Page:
Computational Exploration of the Li-Electrode|Electrolyte Interface in the Presence of a Nanometer Thick Solid-Electrolyte Interphase Layer

Yunsong Li, Kevin Leung, Yue Qi

    Research output: Contribution to journalArticle

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    Abstract

    ConspectusA nanometer thick passivation layer will spontaneously form on Li-metal in battery applications due to electrolyte reduction reactions. This passivation layer in rechargeable batteries must have "selective" transport properties: blocking electrons from attacking the electrolytes, while allowing Li+ ion to pass through so the electrochemical reactions can continue. The classical description of the electrochemical reaction, Li+ + e → Li0, occurring at the Li-metal|electrolyte interface is now complicated by the passivation layer and will reply on the coupling of electronic and ionic degrees of freedom in the layer. This passivation layer is called "solid electrolyte interphase (SEI)" and is considered as "the most important but the least understood in rechargeable Li-ion batteries," partly due to the lack of understanding of its structure-property relationship. Predictive modeling, starting from the ab initio level, becomes an important tool to understand the nanoscale processes and materials properties governing the interfacial charge transfer reaction at the Li-metal|SEI|electrolyte interface.Here, we demonstrate pristine Li-metal surfaces indeed dissolve in organic carbonate electrolytes without the SEI layer. Based on joint modeling and experimental results, we point out that the well-known two-layer structure of SEI also exhibits two different Li+ ion transport mechanisms. The SEI has a porous (organic) outer layer permeable to both Li+ and anions (dissolved in electrolyte), and a dense (inorganic) inner layer facilitate only Li+ transport. This two-layer/two-mechanism diffusion model suggests only the dense inorganic layer is effective at protecting Li-metal in electrolytes. This model suggests a strategy to deconvolute the structure-property relationships of the SEI by analyzing an idealized SEI composed of major components, such as Li2CO3, LiF, Li2O, and their mixtures. After sorting out the Li+ ion diffusion carriers and their diffusion pathways, we design methods to accelerate the Li+ ion conductivity by doping and by using heterogonous structure designs. We will predict the electron tunneling barriers and connect them with measurable first cycle irreversible capacity loss. Finally, we note that the SEI not only affects Li+ and e- transport, but it can also impose a potential drop near the Li-metal|SEI interface. Our challenge is to fully describe the electrochemical reactions at the Li-metal|SEI|electrolyte interface. This will be the subject of ongoing efforts.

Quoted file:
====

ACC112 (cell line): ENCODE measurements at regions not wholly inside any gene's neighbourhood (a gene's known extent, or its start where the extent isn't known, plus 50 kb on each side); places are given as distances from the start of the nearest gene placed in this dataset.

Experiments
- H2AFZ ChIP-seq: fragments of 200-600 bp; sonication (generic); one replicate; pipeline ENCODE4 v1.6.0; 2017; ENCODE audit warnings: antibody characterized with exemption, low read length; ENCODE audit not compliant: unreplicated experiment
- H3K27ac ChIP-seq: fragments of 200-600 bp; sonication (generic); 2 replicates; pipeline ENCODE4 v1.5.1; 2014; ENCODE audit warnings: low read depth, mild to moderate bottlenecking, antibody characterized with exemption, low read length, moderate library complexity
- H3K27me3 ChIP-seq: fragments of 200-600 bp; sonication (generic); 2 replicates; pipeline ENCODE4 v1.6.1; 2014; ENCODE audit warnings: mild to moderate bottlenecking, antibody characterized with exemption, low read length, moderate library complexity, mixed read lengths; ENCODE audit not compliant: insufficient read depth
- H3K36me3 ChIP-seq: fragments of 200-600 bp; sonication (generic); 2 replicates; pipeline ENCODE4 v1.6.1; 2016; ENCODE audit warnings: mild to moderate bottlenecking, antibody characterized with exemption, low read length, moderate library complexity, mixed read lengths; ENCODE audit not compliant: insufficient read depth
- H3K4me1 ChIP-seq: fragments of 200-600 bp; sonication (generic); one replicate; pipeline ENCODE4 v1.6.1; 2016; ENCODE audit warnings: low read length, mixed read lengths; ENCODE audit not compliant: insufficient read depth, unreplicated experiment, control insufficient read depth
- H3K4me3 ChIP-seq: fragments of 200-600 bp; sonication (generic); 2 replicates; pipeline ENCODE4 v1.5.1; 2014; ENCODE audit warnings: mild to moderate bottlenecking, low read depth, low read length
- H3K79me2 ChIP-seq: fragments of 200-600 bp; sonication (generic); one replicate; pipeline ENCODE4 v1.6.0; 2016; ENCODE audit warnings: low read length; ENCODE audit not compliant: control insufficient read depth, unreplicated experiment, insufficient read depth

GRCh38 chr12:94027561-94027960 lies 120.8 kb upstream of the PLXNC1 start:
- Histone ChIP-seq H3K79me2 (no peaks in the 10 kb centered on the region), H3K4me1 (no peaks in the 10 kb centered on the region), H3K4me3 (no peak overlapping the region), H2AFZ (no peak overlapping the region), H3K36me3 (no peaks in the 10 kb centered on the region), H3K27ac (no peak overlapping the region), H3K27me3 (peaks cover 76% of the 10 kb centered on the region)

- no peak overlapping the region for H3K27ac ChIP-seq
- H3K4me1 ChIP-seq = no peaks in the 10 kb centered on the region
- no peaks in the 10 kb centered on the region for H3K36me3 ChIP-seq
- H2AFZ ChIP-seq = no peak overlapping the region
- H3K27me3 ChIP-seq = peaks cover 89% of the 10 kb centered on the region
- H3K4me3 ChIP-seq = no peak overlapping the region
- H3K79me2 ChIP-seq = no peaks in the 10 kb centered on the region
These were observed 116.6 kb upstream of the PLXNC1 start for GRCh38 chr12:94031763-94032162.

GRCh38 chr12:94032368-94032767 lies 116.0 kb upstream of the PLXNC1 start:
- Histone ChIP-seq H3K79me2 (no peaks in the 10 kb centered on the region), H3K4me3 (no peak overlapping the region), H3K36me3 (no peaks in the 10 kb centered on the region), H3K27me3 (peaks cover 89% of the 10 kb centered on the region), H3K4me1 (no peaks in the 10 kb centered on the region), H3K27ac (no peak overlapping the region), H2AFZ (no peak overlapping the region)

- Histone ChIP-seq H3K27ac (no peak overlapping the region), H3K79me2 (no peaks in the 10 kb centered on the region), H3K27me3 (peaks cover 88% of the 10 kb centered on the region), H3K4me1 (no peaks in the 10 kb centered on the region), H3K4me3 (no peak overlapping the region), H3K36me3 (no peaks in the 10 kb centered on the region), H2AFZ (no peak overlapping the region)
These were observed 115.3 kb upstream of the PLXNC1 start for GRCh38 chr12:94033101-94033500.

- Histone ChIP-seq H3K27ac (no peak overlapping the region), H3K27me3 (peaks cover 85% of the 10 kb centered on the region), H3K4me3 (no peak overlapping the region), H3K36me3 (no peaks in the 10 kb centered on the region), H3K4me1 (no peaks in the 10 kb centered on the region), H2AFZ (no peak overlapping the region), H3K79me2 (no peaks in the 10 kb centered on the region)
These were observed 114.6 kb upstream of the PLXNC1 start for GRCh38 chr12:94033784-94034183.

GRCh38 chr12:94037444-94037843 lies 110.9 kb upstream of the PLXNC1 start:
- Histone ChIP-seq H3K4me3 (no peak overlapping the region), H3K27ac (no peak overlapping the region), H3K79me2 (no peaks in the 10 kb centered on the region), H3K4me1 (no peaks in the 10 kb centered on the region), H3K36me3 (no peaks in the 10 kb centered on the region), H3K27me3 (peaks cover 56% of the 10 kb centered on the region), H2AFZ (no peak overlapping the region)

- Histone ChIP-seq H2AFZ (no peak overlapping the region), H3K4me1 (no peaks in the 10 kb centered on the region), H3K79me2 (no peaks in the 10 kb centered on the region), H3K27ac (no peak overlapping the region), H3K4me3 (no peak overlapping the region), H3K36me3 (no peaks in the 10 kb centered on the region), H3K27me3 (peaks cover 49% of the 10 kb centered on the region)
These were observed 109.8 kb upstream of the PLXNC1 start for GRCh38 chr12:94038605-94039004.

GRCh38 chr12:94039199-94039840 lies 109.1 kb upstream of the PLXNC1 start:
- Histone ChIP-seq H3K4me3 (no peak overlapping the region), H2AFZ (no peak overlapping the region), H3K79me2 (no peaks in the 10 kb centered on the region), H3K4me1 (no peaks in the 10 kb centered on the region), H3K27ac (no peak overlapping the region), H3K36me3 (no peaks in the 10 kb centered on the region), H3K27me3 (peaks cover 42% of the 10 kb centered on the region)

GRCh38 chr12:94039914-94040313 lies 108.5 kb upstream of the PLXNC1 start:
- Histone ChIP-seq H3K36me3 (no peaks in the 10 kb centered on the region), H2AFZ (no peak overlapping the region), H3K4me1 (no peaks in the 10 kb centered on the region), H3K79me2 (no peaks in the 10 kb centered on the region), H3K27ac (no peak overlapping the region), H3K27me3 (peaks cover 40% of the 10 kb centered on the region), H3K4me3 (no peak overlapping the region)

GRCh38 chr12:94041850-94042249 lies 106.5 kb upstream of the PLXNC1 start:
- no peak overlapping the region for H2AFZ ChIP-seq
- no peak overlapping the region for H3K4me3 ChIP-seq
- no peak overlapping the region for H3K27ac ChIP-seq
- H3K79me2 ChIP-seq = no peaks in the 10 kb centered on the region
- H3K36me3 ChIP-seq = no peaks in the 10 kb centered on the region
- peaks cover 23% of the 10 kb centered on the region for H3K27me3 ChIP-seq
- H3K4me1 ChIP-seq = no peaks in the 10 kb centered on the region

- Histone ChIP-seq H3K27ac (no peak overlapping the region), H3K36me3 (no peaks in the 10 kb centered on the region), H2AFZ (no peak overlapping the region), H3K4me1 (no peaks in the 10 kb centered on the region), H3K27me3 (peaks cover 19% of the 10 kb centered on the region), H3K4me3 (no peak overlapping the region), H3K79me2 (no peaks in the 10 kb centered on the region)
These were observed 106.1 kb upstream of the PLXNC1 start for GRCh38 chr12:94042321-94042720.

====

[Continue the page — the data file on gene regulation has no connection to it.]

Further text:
Original languageEnglish (US)
    Pages (from-to)2363-2370
    Number of pages8
    JournalAccounts of Chemical Research
    Volume49
    Issue number10
    DOIs
    StatePublished - Oct 18 2016

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    Cite this

    Computational Exploration of the Li-Electrode|Electrolyte Interface in the Presence of a Nanometer Thick Solid-Electrolyte Interphase Layer. / Li, Yunsong; Leung, Kevin; Qi, Yue.

    In: Accounts of Chemical Research, Vol. 49, No. 10, 18.10.2016, p. 2363-2370.

    Research output: Contribution to journalArticle

    Li, Yunsong; Leung, Kevin; Qi, Yue / Computational Exploration of the Li-Electrode|Electrolyte Interface in the Presence of a Nanometer Thick Solid-Electrolyte Interphase Layer.

    In: Accounts of Chemical Research, Vol. 49, No. 10, 18.10.2016, p. 2363-2370.

    Research output: Contribution to journalArticle

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    abstract = "ConspectusA nanometer thick passivation layer will spontaneously form on Li-metal in battery applications due to electrolyte reduction reactions. This passivation layer in rechargeable batteries must have {"}selective{"} transport properties: blocking electrons from attacking the electrolytes, while allowing Li+ ion to pass through so the electrochemical reactions can continue. The classical description of the electrochemical reaction, Li+ + e → Li0, occurring at the Li-metal|electrolyte interface is now complicated by the passivation layer and will reply on the coupling of electronic and ionic degrees of freedom in the layer. This passivation layer is called {"}solid electrolyte interphase (SEI){"} and is considered as {"}the most important but the least understood in rechargeable Li-ion batteries,{"} partly due to the lack of understanding of its structure-property relationship. Predictive modeling, starting from the ab initio level, becomes an important tool to understand the nanoscale processes and materials properties governing the interfacial charge transfer reaction at the Li-metal|SEI|electrolyte interface.Here, we demonstrate pristine Li-metal surfaces indeed dissolve in organic carbonate electrolytes without the SEI layer. Based on joint modeling and experimental results, we point out that the well-known two-layer structure of SEI also exhibits two different Li+ ion transport mechanisms. The SEI has a porous (organic) outer layer permeable to both Li+ and anions (dissolved in electrolyte), and a dense (inorganic) inner layer facilitate only Li+ transport. This two-layer/two-mechanism diffusion model suggests only the dense inorganic layer is effective at protecting Li-metal in electrolytes. This model suggests a strategy to deconvolute the structure-property relationships of the SEI by analyzing an idealized SEI composed of major components, such as Li2CO3, LiF, Li2O, and their mixtures. After sorting out the Li+ ion diffusion carriers and their diffusion pathways, we design methods to accelerate the Li+ ion conductivity by doping and by using heterogonous structure designs. We will predict the electron tunneling barriers and connect them with measurable first cycle irreversible capacity loss. Finally, we note that the SEI not only affects Li+ and e- transport, but it can also impose a potential drop near the Li-metal|SEI interface. Our challenge is to fully describe the electrochemical reactions at the Li-metal|SEI|electrolyte interface. This will be the subject of ongoing efforts.",